Finding the correct balance between these sometimes conflicting objectives is what the current reform and evolution process is all about. The debate was begun by the publication of my report to the ICANN Board in February of this year. That report, entitled "ICANN The Case For Reform," is attached to this testimony, and was the result of my evaluation of ICANN, its operations and processes during the first year of my tenure. It concluded that, despite considerable accomplishments to date, ICANN must continue to evolve in both structure and operation if it is to meet the more complex tasks facing it in the foreseeable future. I believe that deep, meaningful reforms are needed if ICANN is to continue to be as successful in the future as it has been to date.
I am very pleased that the call for a public debate on these issues has been embraced by virtually all ICANN participants, including the United States and other governments. Over the past few months we have seen a very productive dialogue develop in the ICANN community on exactly how best to address the problems that I identified (and which almost all the community agreed were indeed the key problems of ICANN). That dialogue is still ongoing, but it is beginning to coalesce around some essential concepts that I will discuss later in this testimony.
As is to be expected in a community of very different and opposing perspectives and interests, when presented with the opportunity for reform, some segments of the community retreat to the periphery to defend or advance their unique interests, offering appealing (but generally misguided) sound-bite arguments to water their own turf. You have heard or undoubtedly will hear many of these arguments, and will judge them appropriately.
But ICANN's job is to seek a common higher ground that melds these private interests with the greater interests of the global (including the United States) Internet community as a whole. I am proud that so many of our constituent bodies recognize this need. With your and their support, I am quite sure ICANN will evolve to where it can act effectively to further the stability and security of the Internet's naming and address allocation systems, while reflecting the patchwork quilt of so many participants in the process.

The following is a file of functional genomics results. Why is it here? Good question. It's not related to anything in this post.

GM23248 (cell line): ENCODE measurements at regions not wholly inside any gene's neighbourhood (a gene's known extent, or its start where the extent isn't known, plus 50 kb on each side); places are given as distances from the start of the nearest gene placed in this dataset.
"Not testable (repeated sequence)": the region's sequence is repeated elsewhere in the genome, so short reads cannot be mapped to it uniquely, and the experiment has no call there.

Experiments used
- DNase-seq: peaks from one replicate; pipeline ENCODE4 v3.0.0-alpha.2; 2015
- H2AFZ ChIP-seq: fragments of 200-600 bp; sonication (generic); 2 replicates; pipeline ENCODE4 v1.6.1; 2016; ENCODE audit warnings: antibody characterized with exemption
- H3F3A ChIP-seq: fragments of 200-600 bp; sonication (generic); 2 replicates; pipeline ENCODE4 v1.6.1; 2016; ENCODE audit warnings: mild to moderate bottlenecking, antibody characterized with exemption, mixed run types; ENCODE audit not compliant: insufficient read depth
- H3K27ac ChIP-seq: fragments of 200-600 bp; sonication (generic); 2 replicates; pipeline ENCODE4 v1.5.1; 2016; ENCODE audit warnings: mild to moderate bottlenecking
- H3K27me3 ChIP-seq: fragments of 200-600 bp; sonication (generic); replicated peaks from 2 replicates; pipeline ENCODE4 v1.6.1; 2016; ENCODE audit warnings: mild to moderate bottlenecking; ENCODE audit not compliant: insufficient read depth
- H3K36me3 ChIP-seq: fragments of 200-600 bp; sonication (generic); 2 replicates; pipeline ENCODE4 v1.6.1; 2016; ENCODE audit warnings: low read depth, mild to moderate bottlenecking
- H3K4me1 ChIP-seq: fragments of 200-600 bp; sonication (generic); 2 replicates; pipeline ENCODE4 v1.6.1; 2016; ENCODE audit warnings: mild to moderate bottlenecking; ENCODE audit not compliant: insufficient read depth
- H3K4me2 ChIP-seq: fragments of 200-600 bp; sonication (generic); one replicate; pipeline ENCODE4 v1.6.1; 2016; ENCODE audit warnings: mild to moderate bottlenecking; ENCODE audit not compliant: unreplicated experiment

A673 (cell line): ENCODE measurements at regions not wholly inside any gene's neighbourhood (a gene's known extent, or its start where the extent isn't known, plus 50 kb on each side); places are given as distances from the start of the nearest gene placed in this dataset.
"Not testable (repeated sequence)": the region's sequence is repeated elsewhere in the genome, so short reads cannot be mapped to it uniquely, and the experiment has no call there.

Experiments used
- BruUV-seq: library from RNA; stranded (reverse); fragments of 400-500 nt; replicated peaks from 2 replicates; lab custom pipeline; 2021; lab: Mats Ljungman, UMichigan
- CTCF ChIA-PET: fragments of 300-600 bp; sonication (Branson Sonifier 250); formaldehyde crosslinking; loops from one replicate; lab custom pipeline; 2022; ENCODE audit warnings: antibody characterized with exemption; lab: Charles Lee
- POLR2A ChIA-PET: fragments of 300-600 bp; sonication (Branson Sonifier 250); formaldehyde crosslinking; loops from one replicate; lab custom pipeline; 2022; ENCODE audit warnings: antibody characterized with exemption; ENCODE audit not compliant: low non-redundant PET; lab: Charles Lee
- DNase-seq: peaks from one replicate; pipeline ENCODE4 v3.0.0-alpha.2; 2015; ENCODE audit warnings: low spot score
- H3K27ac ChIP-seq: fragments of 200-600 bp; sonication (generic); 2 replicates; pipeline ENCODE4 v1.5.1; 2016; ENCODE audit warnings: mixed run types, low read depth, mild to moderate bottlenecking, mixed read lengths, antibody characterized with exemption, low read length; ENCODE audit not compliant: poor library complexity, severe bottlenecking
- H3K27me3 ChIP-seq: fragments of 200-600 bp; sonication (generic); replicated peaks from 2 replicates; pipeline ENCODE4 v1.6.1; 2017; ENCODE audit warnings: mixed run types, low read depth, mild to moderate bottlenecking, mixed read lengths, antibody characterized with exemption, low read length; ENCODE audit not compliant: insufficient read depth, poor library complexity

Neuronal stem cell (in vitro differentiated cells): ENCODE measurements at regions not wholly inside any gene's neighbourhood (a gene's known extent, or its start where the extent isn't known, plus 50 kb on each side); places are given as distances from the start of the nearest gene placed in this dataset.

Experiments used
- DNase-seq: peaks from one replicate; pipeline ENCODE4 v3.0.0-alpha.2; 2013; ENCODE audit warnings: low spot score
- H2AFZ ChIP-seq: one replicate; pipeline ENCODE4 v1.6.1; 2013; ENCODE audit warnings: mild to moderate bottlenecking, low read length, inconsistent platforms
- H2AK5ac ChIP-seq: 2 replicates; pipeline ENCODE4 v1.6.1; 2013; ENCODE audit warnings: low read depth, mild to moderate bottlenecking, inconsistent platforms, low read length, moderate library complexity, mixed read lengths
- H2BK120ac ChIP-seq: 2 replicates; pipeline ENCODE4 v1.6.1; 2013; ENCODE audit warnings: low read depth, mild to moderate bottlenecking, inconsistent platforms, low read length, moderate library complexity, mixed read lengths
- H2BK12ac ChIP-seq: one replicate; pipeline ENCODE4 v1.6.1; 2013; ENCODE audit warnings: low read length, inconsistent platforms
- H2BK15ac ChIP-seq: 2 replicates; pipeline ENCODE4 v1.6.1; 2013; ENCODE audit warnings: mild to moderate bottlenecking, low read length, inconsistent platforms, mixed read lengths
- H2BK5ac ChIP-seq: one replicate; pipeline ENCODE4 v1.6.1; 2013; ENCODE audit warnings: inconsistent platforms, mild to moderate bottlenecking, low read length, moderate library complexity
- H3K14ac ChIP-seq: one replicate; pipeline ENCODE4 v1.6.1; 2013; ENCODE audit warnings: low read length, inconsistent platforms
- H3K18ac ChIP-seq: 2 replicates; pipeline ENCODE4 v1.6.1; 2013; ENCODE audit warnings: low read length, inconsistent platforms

Much of the debate has centered around ICANN's mission. What exactly is ICANN supposed to achieve? Simply put, it is ICANN's role to ensure that certain essential technical tasks are effectively performed for the benefit of the global Internet. But these technical functions cannot be performed in a policy vacuum. As was discussed in a recent working paper on "ICANN Mission and Core Values" (posted on the ICANN website and attached to this testimony), it is impossible to enter a new top level domain (TLD) into the root without answering serious policy questions: what name, who gets to operate it, for how long, under what conditions, and so forth. And how to reflect public interest concerns such as fair competition, privacy, intellectual property, and diversity? The answers to these questions have serious consequences. Simple "first come, first served" formulas are not solutions. Instead, what is needed is thoughtful, reasoned human judgment, bounded by clear, predictable and transparent rules, and informed by broad public consultation and input.